The mere memory all but electrocuted him and simultaneously brought back the moment when she’d kissed his cheek after their date and sent him off on Cloud 9–apparently alone. He remembered the way she’d touched his hand an hour ago, reassuring him that Harper was fine and he didn’t need to worry about her. Whenever she touched him, he tended to freak out inside his mind. His entire system went haywire in the slightest interaction–the brush of her hand, the finest satin, on his rough one, a glance from those heart-stopping eyes.
When he’d first realized he was still in love with Briar Sankey a decade ago, his guilt had all but smothered him. He’d felt disloyal to the woman who’d meant everything to him, an angel he’d doted on and cherished every single day they’d had together. The only comfort had come in realizing Briar was worthy of his lingering feelings. All the single men in this town were in love with her–he didn’t have a single doubt about that–and would sell their left hand for a date with her. Everyone loved her, men, women and children. She warranted that love. She cared about everyone. She was a caretaker and friend to each of the “lifers” in this resort town.
What would I do without her? She takes care of me and Harper. Harper looks up to her more than any other woman, even her aunts. Even if she might not say it out loud or express it that way, Briar is a mother to her. She confides in her, relies on her wisdom, just as I have all these years without my wife.
“You’ve been sitting here for an hour.” Briar was suddenly in front of him at the counter, as if his mind had conjured her out of the kitchen into his personal space. “Not hungry tonight?”
Briar often came out of the kitchen and mingled with her customers, getting caught up with everyone’s lives. He wasn’t anyone special in that regard, but she effortlessly made him feel like he was anyway. Bud smiled sheepishly. “It’s come to my attention, after Harper’s comments lately, that I might need to work on some self-improvement. I was thinking I might start by going for a light meal–even if I’ll end up having the dessert. I can never resist that. What do you suggest?”
After Briar’s mother had passed away a couple months ago, she’d put out a brand new menu–something that had replaced a thirty-some year-old bill of fare that’d been heavy-laden with comfort food the people around here loved but probably didn’t need on a nightly basis. While she’d kept the offerings that were most ordered, she’d included a whole selection of low-calorie, healthy meals as well.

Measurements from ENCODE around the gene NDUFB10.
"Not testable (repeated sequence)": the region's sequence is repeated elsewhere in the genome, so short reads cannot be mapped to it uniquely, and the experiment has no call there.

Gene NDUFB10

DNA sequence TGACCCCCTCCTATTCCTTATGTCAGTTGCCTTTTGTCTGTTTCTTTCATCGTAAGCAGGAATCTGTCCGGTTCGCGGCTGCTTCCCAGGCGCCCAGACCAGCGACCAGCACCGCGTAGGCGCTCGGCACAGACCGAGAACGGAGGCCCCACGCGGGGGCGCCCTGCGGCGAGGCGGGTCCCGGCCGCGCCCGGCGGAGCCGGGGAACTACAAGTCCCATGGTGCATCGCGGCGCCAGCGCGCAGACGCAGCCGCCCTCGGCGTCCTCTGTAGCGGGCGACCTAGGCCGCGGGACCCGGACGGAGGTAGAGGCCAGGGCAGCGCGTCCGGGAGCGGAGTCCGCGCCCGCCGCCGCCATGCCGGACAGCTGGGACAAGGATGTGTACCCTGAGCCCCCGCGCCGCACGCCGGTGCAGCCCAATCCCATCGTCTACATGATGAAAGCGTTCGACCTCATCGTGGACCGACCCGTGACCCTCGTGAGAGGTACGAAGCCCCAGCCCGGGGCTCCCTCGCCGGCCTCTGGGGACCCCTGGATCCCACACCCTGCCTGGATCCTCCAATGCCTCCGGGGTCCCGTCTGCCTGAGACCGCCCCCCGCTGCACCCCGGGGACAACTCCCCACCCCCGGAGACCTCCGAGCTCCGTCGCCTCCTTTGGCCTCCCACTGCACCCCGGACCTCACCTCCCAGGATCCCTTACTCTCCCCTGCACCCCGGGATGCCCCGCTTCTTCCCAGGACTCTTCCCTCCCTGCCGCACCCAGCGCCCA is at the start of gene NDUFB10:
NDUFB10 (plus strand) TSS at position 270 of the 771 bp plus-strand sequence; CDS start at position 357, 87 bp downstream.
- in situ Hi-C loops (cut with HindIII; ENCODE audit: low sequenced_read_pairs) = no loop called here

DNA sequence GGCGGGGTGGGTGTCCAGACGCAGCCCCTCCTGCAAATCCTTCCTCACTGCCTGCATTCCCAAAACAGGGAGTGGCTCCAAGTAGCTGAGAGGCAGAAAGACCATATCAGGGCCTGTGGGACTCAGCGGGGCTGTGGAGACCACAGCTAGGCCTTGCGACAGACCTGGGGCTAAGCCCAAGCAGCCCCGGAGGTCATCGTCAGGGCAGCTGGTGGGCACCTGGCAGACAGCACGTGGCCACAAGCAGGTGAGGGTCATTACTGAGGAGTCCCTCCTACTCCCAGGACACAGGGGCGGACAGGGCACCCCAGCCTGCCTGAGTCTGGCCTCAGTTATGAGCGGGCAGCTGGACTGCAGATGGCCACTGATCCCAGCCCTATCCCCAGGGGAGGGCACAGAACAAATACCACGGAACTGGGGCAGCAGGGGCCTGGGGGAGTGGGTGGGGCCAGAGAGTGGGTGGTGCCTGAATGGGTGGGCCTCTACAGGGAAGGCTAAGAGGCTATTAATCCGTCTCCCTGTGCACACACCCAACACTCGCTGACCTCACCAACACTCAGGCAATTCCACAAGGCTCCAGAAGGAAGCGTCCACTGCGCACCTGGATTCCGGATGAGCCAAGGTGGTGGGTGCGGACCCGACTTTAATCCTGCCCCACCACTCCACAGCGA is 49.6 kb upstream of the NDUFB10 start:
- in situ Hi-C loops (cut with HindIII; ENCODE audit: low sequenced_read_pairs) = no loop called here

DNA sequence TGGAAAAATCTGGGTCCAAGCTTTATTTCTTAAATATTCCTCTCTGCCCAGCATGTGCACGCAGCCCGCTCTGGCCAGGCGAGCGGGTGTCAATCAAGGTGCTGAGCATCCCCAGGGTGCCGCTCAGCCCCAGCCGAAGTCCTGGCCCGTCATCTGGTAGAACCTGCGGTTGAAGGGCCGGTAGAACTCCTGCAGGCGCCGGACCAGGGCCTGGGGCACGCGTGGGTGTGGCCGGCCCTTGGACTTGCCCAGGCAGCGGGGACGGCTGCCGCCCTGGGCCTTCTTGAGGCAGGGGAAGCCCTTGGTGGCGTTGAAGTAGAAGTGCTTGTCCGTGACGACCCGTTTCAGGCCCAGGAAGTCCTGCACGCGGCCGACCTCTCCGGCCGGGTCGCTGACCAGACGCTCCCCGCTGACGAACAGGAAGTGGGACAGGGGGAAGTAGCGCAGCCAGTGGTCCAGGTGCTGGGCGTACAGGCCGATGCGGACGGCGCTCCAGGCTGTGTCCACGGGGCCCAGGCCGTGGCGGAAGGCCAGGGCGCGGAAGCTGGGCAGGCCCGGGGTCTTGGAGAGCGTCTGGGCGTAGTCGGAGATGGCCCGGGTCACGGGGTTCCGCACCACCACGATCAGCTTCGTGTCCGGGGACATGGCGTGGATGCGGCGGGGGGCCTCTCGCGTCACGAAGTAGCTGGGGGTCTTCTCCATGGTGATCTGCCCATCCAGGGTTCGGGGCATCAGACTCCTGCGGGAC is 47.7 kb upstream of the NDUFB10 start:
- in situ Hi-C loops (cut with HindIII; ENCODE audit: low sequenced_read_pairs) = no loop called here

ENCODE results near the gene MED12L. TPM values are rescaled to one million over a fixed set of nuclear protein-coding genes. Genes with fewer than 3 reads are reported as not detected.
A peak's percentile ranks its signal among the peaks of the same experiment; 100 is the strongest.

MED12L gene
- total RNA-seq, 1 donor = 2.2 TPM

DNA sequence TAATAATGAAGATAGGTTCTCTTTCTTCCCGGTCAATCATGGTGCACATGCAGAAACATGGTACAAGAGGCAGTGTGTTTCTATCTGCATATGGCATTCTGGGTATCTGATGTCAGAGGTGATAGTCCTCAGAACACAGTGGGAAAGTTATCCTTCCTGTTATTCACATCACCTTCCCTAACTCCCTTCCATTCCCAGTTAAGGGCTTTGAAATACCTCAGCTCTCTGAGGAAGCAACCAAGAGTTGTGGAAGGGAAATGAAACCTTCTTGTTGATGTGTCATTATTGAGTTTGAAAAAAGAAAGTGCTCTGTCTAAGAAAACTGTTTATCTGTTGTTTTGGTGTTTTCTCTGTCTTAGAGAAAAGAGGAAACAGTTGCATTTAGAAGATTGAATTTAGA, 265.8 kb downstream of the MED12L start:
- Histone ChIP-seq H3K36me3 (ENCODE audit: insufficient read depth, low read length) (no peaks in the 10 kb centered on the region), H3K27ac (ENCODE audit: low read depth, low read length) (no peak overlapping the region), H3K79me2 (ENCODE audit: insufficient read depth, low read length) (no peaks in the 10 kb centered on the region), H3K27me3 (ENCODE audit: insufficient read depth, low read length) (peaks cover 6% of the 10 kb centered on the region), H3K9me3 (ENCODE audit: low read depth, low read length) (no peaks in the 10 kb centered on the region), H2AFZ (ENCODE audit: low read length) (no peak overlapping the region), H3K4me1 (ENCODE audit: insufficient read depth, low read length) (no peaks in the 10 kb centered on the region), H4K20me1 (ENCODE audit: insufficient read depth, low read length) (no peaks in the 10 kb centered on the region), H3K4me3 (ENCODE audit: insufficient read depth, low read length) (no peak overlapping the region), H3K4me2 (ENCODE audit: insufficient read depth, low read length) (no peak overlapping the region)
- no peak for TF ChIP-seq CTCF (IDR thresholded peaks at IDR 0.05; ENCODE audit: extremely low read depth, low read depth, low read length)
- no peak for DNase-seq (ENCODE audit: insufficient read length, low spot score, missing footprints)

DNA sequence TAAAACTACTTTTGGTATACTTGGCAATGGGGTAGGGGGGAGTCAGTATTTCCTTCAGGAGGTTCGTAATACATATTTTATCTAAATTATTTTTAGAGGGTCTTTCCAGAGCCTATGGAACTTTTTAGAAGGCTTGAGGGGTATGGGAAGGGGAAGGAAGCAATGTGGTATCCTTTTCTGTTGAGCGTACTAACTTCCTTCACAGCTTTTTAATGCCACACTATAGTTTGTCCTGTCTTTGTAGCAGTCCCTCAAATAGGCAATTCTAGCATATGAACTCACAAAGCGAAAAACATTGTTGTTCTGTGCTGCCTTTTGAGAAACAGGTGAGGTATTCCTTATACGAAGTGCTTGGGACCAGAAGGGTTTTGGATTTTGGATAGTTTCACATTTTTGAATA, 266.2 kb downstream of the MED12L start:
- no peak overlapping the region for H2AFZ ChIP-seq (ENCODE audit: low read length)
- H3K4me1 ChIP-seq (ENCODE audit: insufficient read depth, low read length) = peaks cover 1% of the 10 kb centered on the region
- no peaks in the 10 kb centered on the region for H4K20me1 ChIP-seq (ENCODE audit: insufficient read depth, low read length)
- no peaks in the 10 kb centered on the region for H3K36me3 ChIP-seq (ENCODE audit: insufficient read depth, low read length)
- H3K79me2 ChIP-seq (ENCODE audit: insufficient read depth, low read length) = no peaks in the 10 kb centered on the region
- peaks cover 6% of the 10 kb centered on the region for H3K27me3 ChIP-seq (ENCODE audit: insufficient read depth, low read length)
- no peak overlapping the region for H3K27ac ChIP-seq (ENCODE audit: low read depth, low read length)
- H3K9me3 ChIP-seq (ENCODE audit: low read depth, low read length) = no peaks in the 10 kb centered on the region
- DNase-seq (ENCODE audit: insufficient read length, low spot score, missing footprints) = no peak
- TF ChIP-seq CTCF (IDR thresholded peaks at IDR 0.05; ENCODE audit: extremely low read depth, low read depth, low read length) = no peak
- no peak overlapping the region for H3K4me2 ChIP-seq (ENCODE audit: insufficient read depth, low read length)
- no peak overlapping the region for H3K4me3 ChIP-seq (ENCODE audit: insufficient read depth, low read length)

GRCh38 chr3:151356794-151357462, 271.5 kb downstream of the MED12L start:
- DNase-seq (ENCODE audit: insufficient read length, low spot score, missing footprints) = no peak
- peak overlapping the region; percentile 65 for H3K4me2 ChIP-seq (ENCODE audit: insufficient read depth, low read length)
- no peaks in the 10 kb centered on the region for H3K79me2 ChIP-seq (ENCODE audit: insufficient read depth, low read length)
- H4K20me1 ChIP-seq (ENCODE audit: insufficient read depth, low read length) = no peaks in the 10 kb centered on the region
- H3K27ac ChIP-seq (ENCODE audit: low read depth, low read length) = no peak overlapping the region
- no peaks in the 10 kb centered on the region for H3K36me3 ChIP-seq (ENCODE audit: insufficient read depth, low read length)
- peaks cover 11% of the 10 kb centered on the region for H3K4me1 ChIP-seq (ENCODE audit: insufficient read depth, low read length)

Briar smiled and opened a menu from the stack nearby. She pointed to the entry labeled “Grilled Chicken Breast Chèvre Salad with Apples and Dried Cherries”. Bud looked up at her. “Harper’s goat cheese?” His daughter had taken over the care of the goats from Bud years ago, making cheese from the milk. Everyone raved about her goat cheese, and she had trouble keeping up with the demand in their orchard shop and for Briar’s café.
“It’s divine, with Gala apples and sweet cherries straight from your orchard… You have to try it, Roman. I can’t imagine you’ll feel like you’re missing anything, despite how healthy this is.”
“You sold me. That’s what I’ll have. You’ve never served me something I haven’t loved.”
She smiled again, saying, “Coming up” and moving back to the kitchen, where he knew she’d make his dinner personally. He couldn’t help reacting to the warmth seeping into him, though he told himself not to take this as more than Briar being the saint she was. Another thing he recalled too poignantly from their one date had been her comments about his name. He couldn’t remember a time when he hadn’t been “Bud” to everyone around him. As the youngest in the family, his sisters, his parents, his relatives had all called him by the affectionate designation. Briar had said he had such an amazing name and there was no way she’d call him something as forgettable and boring as “Bud” when he had a wonderful, unique name like “Roman”. Until he’d met Evette, Briar had been the only person to ever call him by his given name.